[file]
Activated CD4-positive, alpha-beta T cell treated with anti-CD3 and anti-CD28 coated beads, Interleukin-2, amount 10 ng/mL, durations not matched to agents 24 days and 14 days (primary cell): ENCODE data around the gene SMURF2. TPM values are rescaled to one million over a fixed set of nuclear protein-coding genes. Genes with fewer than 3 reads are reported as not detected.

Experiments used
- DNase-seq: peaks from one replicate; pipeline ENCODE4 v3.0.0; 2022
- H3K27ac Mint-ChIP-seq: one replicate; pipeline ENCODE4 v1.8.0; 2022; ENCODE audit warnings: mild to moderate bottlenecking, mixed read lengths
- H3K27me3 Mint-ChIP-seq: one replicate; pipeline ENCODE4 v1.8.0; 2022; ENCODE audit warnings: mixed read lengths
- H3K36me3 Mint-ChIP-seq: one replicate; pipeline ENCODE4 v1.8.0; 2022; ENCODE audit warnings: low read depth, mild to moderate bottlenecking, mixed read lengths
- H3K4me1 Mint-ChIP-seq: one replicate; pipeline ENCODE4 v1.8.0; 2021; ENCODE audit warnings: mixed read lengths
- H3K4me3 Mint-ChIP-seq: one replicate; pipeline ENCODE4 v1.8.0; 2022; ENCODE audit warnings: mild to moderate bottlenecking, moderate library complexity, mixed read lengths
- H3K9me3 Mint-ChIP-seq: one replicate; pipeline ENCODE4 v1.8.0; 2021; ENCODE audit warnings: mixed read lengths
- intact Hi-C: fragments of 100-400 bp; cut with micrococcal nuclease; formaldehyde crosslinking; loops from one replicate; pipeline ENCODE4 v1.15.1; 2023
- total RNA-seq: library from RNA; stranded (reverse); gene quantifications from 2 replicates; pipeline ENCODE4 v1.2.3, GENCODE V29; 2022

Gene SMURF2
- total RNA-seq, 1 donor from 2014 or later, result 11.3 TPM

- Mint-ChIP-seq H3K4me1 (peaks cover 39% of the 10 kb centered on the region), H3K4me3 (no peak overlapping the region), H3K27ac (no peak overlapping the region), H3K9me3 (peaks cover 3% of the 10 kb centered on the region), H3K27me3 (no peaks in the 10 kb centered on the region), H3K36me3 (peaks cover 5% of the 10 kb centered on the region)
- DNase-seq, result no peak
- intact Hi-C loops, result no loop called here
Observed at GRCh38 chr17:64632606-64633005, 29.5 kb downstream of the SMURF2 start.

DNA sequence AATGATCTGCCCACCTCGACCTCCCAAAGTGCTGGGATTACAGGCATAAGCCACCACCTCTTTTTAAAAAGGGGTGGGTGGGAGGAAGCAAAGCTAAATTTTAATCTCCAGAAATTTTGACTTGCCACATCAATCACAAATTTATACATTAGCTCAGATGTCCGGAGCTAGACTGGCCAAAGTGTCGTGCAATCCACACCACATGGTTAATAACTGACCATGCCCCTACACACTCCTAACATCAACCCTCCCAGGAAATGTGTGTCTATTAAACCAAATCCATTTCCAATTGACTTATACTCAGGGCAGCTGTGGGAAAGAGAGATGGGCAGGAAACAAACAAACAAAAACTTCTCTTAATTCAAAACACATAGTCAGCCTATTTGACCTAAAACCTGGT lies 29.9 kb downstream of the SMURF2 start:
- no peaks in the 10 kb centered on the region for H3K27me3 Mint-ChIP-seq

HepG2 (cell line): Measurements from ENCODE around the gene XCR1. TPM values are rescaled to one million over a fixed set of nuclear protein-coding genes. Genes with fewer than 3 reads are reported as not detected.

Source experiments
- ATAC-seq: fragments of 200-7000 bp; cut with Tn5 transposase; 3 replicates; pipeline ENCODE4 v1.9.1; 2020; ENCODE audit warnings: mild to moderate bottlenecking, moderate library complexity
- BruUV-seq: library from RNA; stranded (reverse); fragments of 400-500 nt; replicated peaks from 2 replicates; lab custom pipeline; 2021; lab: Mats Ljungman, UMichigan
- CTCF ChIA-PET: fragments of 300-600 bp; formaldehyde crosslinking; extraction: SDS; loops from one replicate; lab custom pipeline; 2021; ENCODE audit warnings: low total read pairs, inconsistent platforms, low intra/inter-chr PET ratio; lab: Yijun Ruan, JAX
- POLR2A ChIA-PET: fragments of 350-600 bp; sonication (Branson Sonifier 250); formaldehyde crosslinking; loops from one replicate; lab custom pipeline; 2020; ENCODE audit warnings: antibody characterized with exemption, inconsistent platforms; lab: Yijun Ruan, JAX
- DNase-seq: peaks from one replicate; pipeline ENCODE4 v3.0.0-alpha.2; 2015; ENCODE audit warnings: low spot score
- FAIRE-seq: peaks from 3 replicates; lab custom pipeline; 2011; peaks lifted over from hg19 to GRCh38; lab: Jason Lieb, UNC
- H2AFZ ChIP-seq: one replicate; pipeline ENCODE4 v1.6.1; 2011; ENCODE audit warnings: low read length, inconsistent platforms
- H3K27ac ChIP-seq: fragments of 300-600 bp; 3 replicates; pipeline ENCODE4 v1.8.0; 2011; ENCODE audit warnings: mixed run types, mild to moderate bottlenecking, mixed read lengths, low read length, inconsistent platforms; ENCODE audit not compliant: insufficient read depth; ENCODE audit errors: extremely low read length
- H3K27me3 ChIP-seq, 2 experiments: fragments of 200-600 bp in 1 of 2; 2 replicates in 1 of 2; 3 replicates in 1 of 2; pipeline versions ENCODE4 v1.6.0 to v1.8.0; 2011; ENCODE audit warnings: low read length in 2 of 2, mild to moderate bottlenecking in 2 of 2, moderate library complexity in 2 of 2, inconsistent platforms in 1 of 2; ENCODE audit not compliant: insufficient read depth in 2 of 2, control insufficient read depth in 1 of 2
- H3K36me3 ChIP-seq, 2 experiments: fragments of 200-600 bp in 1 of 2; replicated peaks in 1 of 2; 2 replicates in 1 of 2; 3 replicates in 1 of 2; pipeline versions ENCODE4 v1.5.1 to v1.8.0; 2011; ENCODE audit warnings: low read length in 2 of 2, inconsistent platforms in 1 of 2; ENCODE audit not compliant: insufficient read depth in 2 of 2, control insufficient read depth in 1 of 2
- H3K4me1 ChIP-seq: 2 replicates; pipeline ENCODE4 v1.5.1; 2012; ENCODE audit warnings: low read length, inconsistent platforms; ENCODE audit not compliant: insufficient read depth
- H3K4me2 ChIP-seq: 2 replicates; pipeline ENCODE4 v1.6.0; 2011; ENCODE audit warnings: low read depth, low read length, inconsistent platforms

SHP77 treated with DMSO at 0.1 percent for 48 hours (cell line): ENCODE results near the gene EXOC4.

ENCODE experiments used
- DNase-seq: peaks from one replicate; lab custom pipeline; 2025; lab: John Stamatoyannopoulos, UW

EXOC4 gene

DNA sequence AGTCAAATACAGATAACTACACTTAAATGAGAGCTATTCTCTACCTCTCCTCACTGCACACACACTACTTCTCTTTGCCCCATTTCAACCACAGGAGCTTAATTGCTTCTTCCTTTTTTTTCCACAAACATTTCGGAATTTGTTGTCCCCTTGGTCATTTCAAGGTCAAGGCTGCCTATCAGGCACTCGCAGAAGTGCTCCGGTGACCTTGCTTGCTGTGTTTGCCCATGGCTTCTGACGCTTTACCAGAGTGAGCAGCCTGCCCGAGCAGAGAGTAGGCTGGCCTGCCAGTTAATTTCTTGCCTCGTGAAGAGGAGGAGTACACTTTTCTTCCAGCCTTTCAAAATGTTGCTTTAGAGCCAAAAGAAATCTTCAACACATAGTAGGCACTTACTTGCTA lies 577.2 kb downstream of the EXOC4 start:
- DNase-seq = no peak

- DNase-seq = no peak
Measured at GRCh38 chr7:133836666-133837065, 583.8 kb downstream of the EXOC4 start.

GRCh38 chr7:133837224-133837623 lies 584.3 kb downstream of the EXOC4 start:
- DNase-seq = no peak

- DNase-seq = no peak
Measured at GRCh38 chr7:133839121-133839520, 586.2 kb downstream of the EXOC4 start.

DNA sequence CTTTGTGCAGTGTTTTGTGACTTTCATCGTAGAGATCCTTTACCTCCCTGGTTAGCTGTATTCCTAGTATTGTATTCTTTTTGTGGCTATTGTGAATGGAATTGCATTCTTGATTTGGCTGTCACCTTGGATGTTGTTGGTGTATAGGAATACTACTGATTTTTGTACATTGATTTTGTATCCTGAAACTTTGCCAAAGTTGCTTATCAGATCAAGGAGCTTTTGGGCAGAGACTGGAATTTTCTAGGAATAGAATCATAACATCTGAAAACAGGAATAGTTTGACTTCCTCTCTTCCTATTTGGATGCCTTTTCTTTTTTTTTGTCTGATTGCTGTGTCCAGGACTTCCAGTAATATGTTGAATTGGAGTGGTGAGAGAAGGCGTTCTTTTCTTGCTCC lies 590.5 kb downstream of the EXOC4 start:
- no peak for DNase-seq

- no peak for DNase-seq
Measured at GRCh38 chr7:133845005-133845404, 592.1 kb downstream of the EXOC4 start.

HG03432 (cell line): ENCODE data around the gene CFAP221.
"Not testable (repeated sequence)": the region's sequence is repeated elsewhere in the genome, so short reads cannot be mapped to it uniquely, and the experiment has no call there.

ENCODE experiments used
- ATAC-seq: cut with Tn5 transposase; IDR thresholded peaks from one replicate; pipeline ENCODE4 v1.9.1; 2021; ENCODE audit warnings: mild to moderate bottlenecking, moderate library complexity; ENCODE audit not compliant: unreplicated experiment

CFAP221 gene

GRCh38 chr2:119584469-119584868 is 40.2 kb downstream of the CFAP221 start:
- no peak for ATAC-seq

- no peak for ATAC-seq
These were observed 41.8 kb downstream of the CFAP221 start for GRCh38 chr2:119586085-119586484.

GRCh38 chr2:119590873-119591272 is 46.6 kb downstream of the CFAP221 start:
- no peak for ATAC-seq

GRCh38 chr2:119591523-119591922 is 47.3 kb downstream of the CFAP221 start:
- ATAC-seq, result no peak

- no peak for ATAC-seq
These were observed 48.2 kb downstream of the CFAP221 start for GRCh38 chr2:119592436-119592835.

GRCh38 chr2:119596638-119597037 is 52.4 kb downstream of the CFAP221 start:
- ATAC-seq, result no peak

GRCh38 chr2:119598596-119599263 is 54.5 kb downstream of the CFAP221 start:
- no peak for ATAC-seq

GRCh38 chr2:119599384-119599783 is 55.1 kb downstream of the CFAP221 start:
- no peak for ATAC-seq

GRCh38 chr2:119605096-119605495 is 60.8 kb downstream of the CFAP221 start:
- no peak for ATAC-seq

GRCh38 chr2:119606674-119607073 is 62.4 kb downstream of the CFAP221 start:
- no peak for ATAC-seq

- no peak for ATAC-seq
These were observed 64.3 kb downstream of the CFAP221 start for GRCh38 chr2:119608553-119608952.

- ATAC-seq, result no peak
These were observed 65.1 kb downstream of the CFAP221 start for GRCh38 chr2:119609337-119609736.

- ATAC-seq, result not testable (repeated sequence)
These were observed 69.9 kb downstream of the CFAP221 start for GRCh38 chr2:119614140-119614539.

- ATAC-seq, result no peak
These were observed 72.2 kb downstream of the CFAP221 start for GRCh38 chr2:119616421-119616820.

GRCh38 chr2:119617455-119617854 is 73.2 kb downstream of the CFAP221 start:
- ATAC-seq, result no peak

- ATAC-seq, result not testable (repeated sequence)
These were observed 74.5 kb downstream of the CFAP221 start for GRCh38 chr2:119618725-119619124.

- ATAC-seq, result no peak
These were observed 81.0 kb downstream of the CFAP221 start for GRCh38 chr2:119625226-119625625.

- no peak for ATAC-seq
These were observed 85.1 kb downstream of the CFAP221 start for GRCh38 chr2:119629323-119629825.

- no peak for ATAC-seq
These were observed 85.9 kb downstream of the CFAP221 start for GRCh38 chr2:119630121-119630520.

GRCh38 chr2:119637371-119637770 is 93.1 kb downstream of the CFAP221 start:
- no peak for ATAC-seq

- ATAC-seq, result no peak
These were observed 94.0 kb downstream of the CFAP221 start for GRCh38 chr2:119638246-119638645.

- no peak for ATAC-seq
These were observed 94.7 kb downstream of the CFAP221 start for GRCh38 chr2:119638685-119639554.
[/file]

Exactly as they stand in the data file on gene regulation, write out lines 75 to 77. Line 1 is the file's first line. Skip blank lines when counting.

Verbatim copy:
- no peak for ATAC-seq
These were observed 64.3 kb downstream of the CFAP221 start for GRCh38 chr2:119608553-119608952.

- ATAC-seq, result no peak